The US NGFA (National Grain and Feed Association) submitted opening comments on June 30 to a petition for rulemaking at the Surface Transportation Board (STB) that would incentivise Class I railroads to more efficiently use the freight railcars supplied by railcar owners, shippers, and other non-railroad entities.
“It is more evident than ever that an update to the rules governing the railroads’ use of private railcars is long overdue,” NGFA’s comments noted.
“The systemic inefficient use of private railcars by the Class I railroads has driven rail users to spend considerable sums of money to acquire and maintain fleets of railcars which are often more than the amount that should be needed for their business uses,” the comments noted.
NGFA and other stakeholders, including the North America Freight Car Association, the Chlorine Institute and the National Oilseed Processors Association, filed a petition for rulemaking in July 2021, after which the Board decided to open a proceeding on the matter, soliciting public comments in early April this year. In its April 1 decision, STB posed several questions relating to the proposed regulations, which are addressed in the opening comments submitted this week.
NGFA and the other petitioners have proposed that STB adopt regulations to allow private railcar providers to assess a “private railcar delay charge” when a private freight car does not move for more than 72 consecutive hours. The overall goal of the proposal is to “maximize the Class I railroads’ efficient use of private railcars without unduly infringing upon the railroads’ freight operations over their respective systems, recognizing that some level of service variability is inherent in any railroad’s operations.”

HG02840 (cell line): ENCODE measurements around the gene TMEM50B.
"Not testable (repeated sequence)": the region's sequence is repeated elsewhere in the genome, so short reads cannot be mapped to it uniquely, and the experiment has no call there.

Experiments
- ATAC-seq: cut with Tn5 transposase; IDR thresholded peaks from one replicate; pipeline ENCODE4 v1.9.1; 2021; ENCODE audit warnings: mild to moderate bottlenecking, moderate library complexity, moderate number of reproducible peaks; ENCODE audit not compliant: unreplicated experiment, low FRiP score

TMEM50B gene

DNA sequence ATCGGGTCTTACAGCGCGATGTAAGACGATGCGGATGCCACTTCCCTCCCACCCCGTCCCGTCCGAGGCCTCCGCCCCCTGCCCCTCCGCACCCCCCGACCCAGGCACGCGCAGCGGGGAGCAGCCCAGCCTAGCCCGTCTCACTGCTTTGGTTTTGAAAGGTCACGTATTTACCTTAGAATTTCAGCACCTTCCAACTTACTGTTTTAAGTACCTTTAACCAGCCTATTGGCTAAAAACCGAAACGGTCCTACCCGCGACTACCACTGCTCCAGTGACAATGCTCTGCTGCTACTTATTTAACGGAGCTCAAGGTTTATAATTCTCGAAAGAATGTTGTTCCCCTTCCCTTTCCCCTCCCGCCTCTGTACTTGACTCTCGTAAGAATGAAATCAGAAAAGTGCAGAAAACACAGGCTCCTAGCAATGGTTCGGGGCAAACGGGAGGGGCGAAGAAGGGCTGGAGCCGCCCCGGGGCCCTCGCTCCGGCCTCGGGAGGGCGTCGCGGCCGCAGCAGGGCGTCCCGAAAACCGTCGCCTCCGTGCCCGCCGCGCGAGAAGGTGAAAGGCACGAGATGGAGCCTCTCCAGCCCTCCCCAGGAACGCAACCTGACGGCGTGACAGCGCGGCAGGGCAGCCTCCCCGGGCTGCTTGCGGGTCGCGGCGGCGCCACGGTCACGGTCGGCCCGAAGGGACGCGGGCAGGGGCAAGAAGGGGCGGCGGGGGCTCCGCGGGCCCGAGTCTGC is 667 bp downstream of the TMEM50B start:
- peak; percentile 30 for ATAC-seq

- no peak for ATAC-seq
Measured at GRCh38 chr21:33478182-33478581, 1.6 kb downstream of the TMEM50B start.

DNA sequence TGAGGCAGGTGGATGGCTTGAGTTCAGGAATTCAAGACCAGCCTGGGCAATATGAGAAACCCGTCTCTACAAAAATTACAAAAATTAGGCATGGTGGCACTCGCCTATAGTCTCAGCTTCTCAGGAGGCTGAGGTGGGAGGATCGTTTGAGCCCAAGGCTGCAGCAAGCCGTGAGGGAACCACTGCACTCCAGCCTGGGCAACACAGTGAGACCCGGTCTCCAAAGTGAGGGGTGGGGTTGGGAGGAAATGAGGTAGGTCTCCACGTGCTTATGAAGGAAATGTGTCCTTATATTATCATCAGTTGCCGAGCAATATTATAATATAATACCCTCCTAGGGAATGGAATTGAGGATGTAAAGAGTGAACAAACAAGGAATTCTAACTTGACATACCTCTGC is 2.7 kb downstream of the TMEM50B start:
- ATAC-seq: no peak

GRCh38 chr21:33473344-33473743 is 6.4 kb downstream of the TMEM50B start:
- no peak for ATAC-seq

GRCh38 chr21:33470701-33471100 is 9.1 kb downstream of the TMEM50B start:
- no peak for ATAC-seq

Notably, the Class I railroads have established 24 hours as the maximum amount of time a railroad-owned railcar may be in the hands of a rail customer before they assess penalties on the customer.
As noted in the opening comments, 73% of the railcars in service today in the North American rail network are private railcars for which shippers and other parties have spent tens of billions of dollars. The implementation of “precision scheduled railroading” and other measures to scale back employees and rail equipment assets and services have resulted in private railcars left idling for multiple days.
“The lack of financial incentives for the Class I railroads to operate private railcars efficiently has contributed greatly to the systemic deterioration of rail service nationwide to the low point it has reached in the months since the petition was filed and the April 1 decision was issued,” the petitioners’ comments stated.
NGFA and the other groups note that its proposed regulations are necessary because there are no other viable mechanisms in place to incentivise the Class I railroads to use private railcars more efficiently.